I’ve been thinking a lot lately about your 78 years on this planet (as of today, March 9). Two Thousand and Eight is an awfully big year where you are concerned—it marks a half century since you debuted as a recording artist. Fifty years of Ornette is no small feat, and for the jazz world it means a legacy that everyone, even those who show contempt for all the doors you’ve opened, must grapple with. Incidentally, it’s also the year of your triumph in Portland, just last month—even your onstage conversation with Howard Mandel at the Portland Jazz Festival has created a sensation.
But 2008 is also the year that I’ll see you performing live for the first time ever—at Town Hall in Midtown Manhattan, on March 28. You are, of course, the jazz artist who most intrigues me: When I read that Gary Giddins had memorized the Louis Armstrong/Earl Hines records one at a time, I decided to do the same with your Atlantics; but it was too tough, at first, so I went back and memorized a couple dozen Charlie Parker records first, then hit your Contemporary albums, then finally the Atlantics. (Well, okay, so I’m still working on the tail end of the Atlantics; all those outtakes albums like Twins and To Whom Who Keeps A Record are awfully exhausting, you know.) So I’ve hoped for a long time that I’d get this opportunity; you don’t teach yourself a hundred or so songs by somebody unless their music is awfully important to you. But to be honest, last year you gave us all quite a scare. I’m speaking of the Bonnaroo Music Festival last June, when you collapsed onstage while playing the violin. It’s instinctive to fear the worst in those cases, and your being 77 didn’t help matters. Then, when the news explained what had happened, the word “stroke” stood out much more than the word “heat” that immediately preceded it. In that split second before I realized you were all right, I thought that was it.
I’ve said it before, Ornette, and I’ll gladly say it again: you are the greatest and most important jazz artist alive. You redefined the whole idea of the music, kicked the doors open for a vision of jazz in which your “freedom” subsumed all aspects. Because of you there was John Coltrane, Albert Ayler, Pharoah Sanders, Archie Shepp, Anthony Braxton, Roscoe Mitchell, Henry Threadgill, James Blood Ulmer, Ronald Shannon Jackson, David S. Ware, Matthew Shipp, Greg Osby, and Myra Melford. If you lived another 78 years, the world could never repay you for the exponential musical inspiration you’ve provided it.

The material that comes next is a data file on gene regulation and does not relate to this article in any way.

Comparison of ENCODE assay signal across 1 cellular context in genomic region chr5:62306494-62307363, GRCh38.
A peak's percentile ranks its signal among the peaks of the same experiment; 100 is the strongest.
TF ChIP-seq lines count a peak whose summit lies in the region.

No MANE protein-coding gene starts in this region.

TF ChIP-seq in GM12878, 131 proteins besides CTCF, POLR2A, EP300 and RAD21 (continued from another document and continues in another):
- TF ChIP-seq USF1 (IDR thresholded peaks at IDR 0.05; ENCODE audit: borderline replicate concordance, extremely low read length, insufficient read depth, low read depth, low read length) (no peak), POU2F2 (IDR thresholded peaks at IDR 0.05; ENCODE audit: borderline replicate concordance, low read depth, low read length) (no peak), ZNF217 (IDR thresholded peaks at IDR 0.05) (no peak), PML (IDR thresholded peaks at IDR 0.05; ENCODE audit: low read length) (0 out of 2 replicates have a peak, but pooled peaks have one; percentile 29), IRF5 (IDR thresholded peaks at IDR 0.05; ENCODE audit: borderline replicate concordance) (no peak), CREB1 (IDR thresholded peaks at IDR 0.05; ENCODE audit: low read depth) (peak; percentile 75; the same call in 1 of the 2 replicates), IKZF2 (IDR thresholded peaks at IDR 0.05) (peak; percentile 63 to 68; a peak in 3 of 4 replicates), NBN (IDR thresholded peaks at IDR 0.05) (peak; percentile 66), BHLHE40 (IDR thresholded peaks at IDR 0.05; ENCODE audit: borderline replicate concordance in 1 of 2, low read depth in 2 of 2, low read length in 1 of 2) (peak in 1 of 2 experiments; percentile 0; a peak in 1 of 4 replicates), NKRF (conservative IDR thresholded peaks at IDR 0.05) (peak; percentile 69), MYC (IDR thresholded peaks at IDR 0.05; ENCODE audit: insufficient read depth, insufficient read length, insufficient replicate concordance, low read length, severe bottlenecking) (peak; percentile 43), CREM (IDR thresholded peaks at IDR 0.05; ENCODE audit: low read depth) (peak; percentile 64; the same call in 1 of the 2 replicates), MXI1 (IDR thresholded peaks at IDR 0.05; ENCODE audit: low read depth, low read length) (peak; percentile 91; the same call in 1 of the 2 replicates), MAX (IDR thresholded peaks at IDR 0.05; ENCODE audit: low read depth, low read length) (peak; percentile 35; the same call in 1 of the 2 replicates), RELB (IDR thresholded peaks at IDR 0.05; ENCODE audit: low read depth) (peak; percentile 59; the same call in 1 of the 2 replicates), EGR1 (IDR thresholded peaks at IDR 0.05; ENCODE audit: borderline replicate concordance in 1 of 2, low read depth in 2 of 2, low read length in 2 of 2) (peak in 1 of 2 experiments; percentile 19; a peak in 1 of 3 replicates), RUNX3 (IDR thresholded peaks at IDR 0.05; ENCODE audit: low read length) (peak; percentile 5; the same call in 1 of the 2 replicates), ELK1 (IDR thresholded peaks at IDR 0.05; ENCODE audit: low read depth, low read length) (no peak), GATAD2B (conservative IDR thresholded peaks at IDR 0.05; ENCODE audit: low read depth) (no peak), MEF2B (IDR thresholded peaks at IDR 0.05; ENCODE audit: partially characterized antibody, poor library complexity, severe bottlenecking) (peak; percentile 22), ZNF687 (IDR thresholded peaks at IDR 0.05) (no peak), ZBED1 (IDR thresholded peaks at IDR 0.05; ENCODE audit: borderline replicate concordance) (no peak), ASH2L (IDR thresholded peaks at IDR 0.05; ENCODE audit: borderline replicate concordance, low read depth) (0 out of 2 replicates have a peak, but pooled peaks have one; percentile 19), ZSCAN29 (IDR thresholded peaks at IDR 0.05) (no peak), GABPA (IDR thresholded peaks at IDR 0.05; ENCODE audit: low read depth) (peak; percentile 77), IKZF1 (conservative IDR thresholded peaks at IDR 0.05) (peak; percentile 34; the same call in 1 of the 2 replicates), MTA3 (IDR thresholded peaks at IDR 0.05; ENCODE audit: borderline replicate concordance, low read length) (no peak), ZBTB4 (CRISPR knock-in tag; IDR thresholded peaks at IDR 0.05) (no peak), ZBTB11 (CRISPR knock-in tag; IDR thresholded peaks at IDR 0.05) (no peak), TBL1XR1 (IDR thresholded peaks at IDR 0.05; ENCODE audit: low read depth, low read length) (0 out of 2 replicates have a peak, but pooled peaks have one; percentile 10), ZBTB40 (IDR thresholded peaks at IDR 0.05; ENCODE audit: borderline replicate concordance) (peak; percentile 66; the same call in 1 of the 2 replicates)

You’re also a mass of contradictions. You’re a sweet, gentle, soft-spoken and intellectual man whose music seems so wild, intense, ear-splitting and visceral. You’re a man of vast influence who reinvented the jazz wheel—the last person to do so—and who’s altered the musical perceptions of nearly every artist who’s come into contact with you. Yet you’re a man with few real imitators on his instrument and an artist who embodies the idea of sui generis. You’re a man whose art commands such respect that you have won a Pulitzer Prize, and a man whose art disgusted observers as erudite as Ralph Ellison.
But then again, those contradictions are a part of the reason that you are a treasure. If you embody something special about jazz–a kind of relentless adventure, a creative spirit–you also embody the complexities of existence. You know that, of course, and you've even encouraged it in yourself: nobody who titles an album Of Human Feeling can help being aware of his own complexity. It does just as much as your raw creativity to make your art compelling.